I ran out to the school parking lot, hoping I’d catch Richie before he took off. Maybe he’d offer his wheels and help me out. I was so psyched when I spotted him leaning up against his beat-up ’98 Chevy. I jogged toward him and yelled, “Hey, Richie. Wait up.”
When I reached him, I knew he’d been smoking weed. His eyes were all bloodshot, as usual.
“Hey, Bird,” he said, smiling, “Wanna share a doobie?”
Richie was the only person who called me Bird. A nickname I earned because of my obsession with them. And he knew I wasn’t into weed, but he always asked me anyway, because he was sure one day I’d cross over to the blissful side.
“Mind giving me a lift to Kelsey’s?”
“Thought you had to, like, cruise on home after school?” He opened the back door, tossed his backpack in and closed it gently, because according to Richie, his baby is fragile.
“Thought maybe you could write me a note.” I tugged on the hem of my gray hoodie, and offered Richie the biggest smile I could muster up given how I felt. “You know, that I had to stay after for some extra help with math.”
“Damn, Bird. You know I don’t need any more hassles.” He reached a hand into his jean pocket and pulled out his keys that hung from a giant silver pot-leaf key chain. “And you don’t either.”
“I’m just going over there to check on her. I never heard back from her last night and she wasn’t in school. If I hurry, I can probably make it home by 3:30.”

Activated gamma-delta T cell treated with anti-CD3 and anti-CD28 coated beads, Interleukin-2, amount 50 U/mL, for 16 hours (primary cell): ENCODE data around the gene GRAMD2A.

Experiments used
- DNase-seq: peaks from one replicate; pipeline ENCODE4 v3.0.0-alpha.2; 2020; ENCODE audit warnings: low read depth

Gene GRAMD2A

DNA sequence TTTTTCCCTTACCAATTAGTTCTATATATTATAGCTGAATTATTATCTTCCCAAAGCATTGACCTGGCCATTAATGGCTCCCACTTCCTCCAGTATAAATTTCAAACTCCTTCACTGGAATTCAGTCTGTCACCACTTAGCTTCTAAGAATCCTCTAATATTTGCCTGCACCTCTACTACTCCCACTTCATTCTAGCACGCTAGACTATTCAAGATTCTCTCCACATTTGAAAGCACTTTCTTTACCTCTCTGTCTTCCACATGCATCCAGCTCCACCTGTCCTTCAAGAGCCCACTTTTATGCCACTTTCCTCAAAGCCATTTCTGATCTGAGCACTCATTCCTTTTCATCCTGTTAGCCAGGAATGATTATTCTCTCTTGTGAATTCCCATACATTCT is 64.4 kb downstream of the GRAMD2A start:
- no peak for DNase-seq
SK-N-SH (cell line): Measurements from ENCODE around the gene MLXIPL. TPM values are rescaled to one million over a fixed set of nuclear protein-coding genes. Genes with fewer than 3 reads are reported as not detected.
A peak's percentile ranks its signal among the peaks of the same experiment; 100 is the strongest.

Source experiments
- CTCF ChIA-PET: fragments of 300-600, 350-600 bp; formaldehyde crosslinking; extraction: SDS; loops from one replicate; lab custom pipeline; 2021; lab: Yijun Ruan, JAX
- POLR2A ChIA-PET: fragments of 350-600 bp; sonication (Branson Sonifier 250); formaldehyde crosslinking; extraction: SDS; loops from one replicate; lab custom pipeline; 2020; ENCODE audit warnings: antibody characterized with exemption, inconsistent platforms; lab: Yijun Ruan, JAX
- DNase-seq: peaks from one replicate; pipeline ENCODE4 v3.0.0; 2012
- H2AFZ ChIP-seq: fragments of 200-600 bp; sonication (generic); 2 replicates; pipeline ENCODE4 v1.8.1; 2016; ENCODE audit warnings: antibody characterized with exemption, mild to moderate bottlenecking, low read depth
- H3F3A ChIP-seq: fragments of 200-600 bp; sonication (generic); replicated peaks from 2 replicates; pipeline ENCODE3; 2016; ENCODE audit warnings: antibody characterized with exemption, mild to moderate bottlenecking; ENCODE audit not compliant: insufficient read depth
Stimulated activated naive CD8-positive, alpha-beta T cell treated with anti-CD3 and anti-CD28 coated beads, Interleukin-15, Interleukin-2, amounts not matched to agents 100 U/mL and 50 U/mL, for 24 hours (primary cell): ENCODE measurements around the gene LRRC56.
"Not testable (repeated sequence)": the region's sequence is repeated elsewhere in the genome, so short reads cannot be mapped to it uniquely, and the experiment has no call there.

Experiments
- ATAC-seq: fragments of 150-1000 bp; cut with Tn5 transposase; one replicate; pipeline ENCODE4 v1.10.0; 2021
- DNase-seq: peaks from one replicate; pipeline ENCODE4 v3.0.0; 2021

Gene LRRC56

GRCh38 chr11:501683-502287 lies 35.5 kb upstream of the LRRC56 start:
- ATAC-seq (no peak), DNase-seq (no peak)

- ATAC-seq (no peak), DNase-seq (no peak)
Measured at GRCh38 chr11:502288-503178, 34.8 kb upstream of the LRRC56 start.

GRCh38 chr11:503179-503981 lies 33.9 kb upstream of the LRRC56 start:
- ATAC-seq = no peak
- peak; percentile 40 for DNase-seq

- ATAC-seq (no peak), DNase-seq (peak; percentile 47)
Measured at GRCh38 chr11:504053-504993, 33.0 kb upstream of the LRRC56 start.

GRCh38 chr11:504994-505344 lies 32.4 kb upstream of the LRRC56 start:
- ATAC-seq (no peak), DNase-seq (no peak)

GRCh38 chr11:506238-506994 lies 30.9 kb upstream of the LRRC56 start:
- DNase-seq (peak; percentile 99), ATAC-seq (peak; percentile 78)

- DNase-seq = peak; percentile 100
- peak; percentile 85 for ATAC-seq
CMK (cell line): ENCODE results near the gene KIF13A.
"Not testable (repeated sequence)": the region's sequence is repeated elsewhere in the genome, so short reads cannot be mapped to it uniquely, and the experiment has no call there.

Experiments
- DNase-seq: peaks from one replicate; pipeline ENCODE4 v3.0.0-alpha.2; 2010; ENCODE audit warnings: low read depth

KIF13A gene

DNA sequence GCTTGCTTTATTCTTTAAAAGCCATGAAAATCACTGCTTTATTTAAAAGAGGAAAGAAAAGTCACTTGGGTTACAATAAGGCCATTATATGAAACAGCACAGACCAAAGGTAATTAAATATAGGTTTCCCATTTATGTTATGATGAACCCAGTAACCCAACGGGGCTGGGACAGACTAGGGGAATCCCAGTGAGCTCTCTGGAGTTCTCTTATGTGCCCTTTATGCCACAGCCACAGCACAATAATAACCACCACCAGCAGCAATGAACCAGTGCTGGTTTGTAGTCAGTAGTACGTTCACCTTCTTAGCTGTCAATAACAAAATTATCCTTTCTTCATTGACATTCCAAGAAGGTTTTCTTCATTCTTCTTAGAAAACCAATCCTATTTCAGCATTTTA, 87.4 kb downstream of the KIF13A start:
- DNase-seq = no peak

Richie pulled a rubber band from his wrist, tied his hair back and sighed. “Girls,” he said as he walked around to the passenger side of the car and opened the door. “Let’s roll.”
I walked over, slapped him on the back. “Thanks, Richie. I totally owe you one.”
Kelsey’s apartment was less than a mile away, but I didn’t want to waste the time walking. Not to mention that I lived in the city and the way my luck had played out for a good part of my seventeen years on the planet, I would have been spotted by my PO. It’s sort of ironic when you think about it. If she’d nabbed me on the street, I wouldn’t have landed in here. Jail, I mean.
On the ride over, I called Mom and left her a message that I needed to spend extra time with my math teacher to prepare for an upcoming exam. Everything was working out perfectly.
* * *
When Richie pulled up in front of Kelsey’s apartment, he wrote a quick note for me, letting Mom know my math skills were improving. “You get busted, you weren’t with me. And I don’t know shit about that note,” he said. “Last thing I need is my dad on my ass.”
I made the sign of the cross over my chest. “Our secret,” I said. “You’re the best.” I shoved the note in my backpack and scanned the streets for Larry and Lola’s rusted-out gray Ford pickup. Nowhere in sight. I jumped out of the car, ran to the front door and booked it up the stairs to the second floor.
I knocked lightly, but Kelsey didn’t answer. When I turned the knob, it clicked and that damn tingling started in my hand again. I stepped into the apartment and snuck through the kitchen, grossed out by the dirty plates that were stacked a mile high in the sink. The coffee table was littered with empty Colt beer cans and an ashtray that overflowed with cigarette butts. I could practically feel the stench of smoke stick to my clothes, like I did in our car when Mom lit up. Every time I walked into that depressing hovel, I wanted to pack up Kelsey’s stuff and take her to live with Mom and me.
Susan Casey, MSW, MFA is a Licensed Mental Health Clinician and fiction writer. Throughout the past 18 years Susan has worked both in in-patient and home-based settings with adolescents with severe behavioral and mental health issues.
Here’s the Truth has won awards in the following contests: Maine Writers and Publishers Alliance Literary Contest: Honorable mention in Novel Excerpt category; Green Rivers Writers National Literary Contest: First Place in Novel Excerpt category ; PEN/Nob Hill Soul-Making Literary Contest: First Place in the Novel Excerpt category. Now completed, she is seeking representation.